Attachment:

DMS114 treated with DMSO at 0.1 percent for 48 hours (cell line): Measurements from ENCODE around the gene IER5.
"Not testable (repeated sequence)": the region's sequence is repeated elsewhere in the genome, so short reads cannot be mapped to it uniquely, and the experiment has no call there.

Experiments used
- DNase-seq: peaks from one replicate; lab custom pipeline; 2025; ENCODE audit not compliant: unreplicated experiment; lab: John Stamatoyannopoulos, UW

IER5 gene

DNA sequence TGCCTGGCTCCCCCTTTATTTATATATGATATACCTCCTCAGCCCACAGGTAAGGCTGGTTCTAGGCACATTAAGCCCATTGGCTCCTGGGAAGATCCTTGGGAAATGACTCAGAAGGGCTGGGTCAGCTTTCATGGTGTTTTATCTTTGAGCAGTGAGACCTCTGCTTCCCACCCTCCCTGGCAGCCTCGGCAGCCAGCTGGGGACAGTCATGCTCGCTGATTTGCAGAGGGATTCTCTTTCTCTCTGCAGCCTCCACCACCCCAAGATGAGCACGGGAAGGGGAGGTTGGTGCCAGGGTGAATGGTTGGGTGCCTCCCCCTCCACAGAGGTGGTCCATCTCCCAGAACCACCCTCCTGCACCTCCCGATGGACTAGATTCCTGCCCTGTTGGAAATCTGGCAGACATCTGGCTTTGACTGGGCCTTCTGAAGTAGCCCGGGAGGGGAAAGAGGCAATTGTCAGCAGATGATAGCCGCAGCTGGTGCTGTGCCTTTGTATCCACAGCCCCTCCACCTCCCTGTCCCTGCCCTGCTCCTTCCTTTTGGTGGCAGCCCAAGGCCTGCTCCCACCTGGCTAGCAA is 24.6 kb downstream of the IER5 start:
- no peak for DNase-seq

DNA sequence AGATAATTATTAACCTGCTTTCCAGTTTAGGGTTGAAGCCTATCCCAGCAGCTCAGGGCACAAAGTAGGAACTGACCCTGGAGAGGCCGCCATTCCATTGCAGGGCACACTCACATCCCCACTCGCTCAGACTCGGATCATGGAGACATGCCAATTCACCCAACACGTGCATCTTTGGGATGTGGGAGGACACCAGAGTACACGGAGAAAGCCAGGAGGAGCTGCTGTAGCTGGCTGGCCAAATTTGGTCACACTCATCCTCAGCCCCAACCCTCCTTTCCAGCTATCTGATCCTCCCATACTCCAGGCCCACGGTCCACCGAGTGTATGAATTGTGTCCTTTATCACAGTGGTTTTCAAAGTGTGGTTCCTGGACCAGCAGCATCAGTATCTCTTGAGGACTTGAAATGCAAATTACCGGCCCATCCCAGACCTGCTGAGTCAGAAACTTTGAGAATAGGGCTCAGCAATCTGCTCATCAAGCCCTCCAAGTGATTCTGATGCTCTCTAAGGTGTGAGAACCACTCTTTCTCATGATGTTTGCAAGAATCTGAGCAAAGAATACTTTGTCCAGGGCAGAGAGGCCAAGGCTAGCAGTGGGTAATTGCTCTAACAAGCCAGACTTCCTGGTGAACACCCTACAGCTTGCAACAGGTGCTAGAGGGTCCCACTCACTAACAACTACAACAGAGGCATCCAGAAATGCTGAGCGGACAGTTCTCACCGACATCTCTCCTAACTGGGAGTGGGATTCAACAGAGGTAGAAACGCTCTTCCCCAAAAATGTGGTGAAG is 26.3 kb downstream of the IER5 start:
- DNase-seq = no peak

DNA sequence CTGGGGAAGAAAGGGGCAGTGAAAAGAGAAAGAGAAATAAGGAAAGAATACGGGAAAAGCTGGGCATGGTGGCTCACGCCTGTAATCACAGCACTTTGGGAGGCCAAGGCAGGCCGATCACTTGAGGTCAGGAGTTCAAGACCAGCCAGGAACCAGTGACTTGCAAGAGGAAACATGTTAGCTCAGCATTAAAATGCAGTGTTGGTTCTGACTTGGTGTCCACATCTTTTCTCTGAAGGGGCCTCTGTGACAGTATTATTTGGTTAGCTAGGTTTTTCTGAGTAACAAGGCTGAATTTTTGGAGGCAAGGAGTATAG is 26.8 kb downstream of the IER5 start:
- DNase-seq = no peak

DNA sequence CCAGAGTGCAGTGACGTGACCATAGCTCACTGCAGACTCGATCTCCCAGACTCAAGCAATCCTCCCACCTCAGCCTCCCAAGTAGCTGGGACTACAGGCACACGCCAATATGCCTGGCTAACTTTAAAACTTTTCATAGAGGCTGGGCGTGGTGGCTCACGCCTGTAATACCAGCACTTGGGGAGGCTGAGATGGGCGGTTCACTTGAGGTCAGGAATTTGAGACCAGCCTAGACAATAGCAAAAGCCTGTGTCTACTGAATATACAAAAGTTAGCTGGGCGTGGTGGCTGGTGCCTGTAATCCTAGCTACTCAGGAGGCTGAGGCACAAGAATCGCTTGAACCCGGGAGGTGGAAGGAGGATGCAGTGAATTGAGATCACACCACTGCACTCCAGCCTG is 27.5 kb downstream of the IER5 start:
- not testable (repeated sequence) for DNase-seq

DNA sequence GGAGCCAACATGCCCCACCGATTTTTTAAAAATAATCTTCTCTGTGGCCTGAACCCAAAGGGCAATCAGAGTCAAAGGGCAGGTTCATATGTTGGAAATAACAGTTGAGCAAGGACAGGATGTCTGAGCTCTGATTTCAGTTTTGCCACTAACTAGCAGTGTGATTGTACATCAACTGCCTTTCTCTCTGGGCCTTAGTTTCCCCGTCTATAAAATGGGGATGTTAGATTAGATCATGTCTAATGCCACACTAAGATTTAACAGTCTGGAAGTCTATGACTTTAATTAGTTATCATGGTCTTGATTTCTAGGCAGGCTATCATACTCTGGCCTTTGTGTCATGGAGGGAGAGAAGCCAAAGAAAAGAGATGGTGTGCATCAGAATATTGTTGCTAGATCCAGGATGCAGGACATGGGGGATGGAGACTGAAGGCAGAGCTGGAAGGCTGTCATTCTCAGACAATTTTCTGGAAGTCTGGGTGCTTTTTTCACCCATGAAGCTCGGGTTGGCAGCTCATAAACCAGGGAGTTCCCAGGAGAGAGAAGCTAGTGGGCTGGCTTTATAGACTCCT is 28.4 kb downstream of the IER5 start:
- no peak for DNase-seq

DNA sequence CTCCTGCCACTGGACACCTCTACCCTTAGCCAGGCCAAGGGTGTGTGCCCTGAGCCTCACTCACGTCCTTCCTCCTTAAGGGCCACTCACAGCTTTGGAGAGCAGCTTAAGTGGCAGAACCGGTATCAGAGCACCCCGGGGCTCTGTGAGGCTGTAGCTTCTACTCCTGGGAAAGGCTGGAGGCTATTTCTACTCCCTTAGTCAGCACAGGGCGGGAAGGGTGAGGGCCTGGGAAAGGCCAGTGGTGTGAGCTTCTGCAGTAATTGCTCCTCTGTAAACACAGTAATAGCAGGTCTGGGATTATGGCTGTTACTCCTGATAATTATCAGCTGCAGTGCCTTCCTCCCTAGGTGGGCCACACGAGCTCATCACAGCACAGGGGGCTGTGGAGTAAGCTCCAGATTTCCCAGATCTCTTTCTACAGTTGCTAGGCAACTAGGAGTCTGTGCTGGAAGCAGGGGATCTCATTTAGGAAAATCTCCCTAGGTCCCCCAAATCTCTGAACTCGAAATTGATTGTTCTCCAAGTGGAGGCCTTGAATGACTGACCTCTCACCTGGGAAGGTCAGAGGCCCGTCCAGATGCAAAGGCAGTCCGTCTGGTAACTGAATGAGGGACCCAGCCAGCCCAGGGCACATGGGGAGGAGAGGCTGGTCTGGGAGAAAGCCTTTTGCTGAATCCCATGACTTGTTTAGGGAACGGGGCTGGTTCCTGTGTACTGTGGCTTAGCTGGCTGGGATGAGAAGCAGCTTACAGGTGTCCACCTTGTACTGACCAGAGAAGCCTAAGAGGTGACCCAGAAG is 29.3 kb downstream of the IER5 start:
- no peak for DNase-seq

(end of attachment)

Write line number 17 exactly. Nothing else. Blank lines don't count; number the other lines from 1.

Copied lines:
- no peak for DNase-seq